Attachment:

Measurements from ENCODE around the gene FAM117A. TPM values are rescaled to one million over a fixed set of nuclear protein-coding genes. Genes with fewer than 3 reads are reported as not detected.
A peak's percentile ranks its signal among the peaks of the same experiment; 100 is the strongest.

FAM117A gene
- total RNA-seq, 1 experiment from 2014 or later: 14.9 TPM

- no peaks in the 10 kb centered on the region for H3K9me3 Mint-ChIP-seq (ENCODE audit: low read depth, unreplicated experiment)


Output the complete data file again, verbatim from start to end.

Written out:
Measurements from ENCODE around the gene FAM117A. TPM values are rescaled to one million over a fixed set of nuclear protein-coding genes. Genes with fewer than 3 reads are reported as not detected.
A peak's percentile ranks its signal among the peaks of the same experiment; 100 is the strongest.

FAM117A gene
- total RNA-seq, 1 experiment from 2014 or later: 14.9 TPM

- no peaks in the 10 kb centered on the region for H3K9me3 Mint-ChIP-seq (ENCODE audit: low read depth, unreplicated experiment)